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You searched for subject:(Dlk protein). Showing records 1 – 2 of 2 total matches.

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NSYSU

1. Wu, Chia-Ling. The effect of Dlk overexpression on the tumorigenicity of hepatoma cells.

Degree: Master, Biological Sciences, 2004, NSYSU

Dlk is a transmembrane protein that possesses six epidermal growth factor-like sequences at the extracellular domain, a single transmembrane domain and an intracellular tail. The extracellular EFG-like region of Dlk can be released by action of an unknown protease that cuts the extracellular region near the cell membrane. Dlk belongs to the EGF-like homeotic protein family and has received many names: pG2, FA-1, Pref-1, SCP-1, ZOG and Dlk. All the proteins are identical or polymorphic products of a single gene. Dlk has been involved in several differentiation processes, such as adipogenesis, hematopoiesis and neuroendocrine differentiation. Dlk is also known as the preadipocyte factor-1 (Pref-1), is highly expressed in preadipocytes but is completely abolished in adipocytes. Pref-1 may function in the maintenance of the preadipocyte state and is a negative regulator of adipocyte differentiation. Dlk is expressed in tumors with neuroendocrine features, such as human neuroblastoma, rat pheochromocytoma, and a subset of Small Cell Lung Cancer (SCLC) cell lines. The Dlk expression is probably associated with some differentiation stages because the most undifferentiated cells were lacking expression of Dlk. The finding suggests that Dlk plays an important role in differentiation and tumorigenesis of several cell types. The study was designed to examine the influence of dlk overexpression on tumorigenicity of hepatoma cells. We constructed the mammalian expression vectors for full-length dlk, dlk extracellular domain, which were transfected into SK-Hep-1 cells for generation of stable clones. The transgene expressions in selected stable clones were verified by QRT-PCR and western blot analysis. Our results indicated that overexpression of extracellular domain significantly promoted the viability of SK-Hep1 cells during serum deprivation. In SCID mice, injection of full-length dlk clones led to increased tumor growth compared with the control groups. However, the migration ability was reduced in Dlk stable clones. In summary, these results suggested full-length Dlk promoted the tumor growth but reduced the migration ability of SK-Hep1 cells. Advisors/Committee Members: Cho Chung-Lung (chair), Tai Ming-Hong (committee member), Cheng Jiin-Tsuey (chair), Chuang Jiin-Haur (committee member).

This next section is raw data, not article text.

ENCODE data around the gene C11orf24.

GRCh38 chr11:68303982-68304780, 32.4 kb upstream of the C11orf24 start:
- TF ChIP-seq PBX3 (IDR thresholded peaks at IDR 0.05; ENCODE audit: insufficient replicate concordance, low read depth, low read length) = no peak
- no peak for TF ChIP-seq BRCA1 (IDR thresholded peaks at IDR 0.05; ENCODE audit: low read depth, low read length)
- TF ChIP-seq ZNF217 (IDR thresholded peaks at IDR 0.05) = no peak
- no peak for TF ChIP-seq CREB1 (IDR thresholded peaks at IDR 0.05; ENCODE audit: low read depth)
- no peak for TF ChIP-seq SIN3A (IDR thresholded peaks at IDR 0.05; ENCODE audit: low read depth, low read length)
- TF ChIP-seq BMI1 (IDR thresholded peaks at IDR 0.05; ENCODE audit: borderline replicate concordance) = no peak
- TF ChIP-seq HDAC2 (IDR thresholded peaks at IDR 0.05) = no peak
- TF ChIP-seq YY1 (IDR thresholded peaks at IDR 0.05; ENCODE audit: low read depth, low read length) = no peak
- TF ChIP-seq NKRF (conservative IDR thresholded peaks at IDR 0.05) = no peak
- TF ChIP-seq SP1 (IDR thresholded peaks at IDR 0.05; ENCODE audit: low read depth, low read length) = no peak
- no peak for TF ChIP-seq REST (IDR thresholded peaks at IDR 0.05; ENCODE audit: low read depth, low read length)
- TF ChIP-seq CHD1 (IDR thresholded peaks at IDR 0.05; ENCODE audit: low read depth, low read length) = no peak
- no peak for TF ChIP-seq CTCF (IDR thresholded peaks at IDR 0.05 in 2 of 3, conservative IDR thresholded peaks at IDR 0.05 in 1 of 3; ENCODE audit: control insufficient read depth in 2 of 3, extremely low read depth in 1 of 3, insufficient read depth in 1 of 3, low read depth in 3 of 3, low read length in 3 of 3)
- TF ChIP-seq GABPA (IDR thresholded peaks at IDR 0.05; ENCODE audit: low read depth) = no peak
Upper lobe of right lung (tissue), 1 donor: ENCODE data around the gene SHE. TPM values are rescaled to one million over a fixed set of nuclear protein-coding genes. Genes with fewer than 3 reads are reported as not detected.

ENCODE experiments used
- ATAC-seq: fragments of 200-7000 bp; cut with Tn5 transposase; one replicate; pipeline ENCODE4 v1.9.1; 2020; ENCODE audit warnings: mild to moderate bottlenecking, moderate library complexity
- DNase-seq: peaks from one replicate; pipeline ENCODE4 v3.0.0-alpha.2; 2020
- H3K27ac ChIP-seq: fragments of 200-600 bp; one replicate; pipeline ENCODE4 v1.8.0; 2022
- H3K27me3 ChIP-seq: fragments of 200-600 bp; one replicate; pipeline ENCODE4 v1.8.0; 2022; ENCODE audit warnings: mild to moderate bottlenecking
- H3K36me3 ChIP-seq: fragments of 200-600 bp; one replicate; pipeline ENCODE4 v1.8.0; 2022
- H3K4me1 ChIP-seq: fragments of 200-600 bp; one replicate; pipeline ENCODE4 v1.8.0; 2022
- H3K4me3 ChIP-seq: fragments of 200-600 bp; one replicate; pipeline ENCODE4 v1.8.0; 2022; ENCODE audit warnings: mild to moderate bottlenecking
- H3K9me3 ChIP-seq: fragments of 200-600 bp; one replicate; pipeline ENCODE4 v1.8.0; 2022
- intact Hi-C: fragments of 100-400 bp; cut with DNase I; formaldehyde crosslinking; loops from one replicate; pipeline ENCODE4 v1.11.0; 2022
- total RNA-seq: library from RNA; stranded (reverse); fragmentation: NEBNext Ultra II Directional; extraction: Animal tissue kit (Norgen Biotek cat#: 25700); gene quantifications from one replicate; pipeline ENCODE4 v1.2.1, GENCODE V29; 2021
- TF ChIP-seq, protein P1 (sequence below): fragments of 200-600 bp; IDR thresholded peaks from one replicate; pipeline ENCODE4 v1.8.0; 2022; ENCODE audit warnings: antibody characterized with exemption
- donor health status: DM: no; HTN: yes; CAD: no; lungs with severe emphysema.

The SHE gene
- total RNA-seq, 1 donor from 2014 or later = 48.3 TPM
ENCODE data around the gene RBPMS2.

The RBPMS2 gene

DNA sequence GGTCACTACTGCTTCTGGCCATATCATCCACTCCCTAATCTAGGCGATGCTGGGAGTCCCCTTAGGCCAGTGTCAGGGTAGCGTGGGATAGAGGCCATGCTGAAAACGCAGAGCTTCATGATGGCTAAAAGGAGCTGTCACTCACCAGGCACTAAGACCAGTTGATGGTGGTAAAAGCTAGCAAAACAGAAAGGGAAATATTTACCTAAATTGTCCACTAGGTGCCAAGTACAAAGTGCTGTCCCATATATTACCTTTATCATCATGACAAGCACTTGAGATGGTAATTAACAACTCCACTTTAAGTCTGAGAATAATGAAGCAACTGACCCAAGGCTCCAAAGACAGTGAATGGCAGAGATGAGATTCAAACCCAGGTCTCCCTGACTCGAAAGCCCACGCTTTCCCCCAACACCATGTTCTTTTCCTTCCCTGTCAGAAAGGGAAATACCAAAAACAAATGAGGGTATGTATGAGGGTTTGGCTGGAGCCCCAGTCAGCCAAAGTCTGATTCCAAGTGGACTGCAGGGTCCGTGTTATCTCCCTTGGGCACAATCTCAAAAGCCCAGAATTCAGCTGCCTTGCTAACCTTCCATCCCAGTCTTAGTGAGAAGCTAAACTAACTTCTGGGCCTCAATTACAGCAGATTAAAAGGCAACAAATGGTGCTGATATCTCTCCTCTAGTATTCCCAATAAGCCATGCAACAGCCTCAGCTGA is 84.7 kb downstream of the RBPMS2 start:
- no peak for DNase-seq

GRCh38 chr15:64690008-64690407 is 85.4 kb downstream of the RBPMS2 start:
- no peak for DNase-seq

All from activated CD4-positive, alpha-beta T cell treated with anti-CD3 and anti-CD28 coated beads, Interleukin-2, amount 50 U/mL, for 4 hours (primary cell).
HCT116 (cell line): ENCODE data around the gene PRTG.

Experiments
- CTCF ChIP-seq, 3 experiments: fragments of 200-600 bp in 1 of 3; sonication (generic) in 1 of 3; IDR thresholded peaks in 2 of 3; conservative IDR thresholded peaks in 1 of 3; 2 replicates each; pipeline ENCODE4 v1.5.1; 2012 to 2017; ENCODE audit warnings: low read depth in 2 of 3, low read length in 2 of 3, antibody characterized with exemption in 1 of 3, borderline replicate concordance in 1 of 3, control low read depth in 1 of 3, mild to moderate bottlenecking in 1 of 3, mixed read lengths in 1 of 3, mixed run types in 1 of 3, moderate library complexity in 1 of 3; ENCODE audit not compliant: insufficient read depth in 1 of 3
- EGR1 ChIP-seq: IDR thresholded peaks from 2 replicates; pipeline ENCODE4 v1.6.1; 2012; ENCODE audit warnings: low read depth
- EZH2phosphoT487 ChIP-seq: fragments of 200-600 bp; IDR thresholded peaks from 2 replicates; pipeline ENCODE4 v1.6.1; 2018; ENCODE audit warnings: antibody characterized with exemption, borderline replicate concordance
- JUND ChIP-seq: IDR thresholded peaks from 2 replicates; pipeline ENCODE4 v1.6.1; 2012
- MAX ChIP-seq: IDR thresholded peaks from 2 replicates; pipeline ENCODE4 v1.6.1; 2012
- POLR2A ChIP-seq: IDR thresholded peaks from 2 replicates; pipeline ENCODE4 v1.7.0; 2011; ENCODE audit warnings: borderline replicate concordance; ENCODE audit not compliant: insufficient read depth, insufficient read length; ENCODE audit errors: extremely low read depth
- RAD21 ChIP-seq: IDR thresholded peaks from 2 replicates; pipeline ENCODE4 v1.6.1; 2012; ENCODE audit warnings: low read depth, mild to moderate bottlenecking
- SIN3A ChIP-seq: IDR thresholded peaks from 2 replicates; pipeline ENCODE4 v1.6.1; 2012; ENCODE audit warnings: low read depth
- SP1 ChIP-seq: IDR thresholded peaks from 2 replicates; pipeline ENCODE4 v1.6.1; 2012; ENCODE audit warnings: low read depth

Subjects/Keywords: overexpression; tumorigenicity; hepatoma cells; Dlk protein

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APA · Chicago · MLA · Vancouver · CSE | Export to Zotero / EndNote / Reference Manager

APA (6th Edition):

Wu, C. (2004). The effect of Dlk overexpression on the tumorigenicity of hepatoma cells. (Thesis). NSYSU. Retrieved from http://etd.lib.nsysu.edu.tw/ETD-db/ETD-search/view_etd?URN=etd-0904104-203607

Note: this citation may be lacking information needed for this citation format:
Not specified: Masters Thesis or Doctoral Dissertation

Chicago Manual of Style (16th Edition):

Wu, Chia-Ling. “The effect of Dlk overexpression on the tumorigenicity of hepatoma cells.” 2004. Thesis, NSYSU. Accessed March 05, 2021. http://etd.lib.nsysu.edu.tw/ETD-db/ETD-search/view_etd?URN=etd-0904104-203607.

Note: this citation may be lacking information needed for this citation format:
Not specified: Masters Thesis or Doctoral Dissertation

MLA Handbook (7th Edition):

Wu, Chia-Ling. “The effect of Dlk overexpression on the tumorigenicity of hepatoma cells.” 2004. Web. 05 Mar 2021.

Vancouver:

Wu C. The effect of Dlk overexpression on the tumorigenicity of hepatoma cells. [Internet] [Thesis]. NSYSU; 2004. [cited 2021 Mar 05]. Available from: http://etd.lib.nsysu.edu.tw/ETD-db/ETD-search/view_etd?URN=etd-0904104-203607.

Note: this citation may be lacking information needed for this citation format:
Not specified: Masters Thesis or Doctoral Dissertation

Council of Science Editors:

Wu C. The effect of Dlk overexpression on the tumorigenicity of hepatoma cells. [Thesis]. NSYSU; 2004. Available from: http://etd.lib.nsysu.edu.tw/ETD-db/ETD-search/view_etd?URN=etd-0904104-203607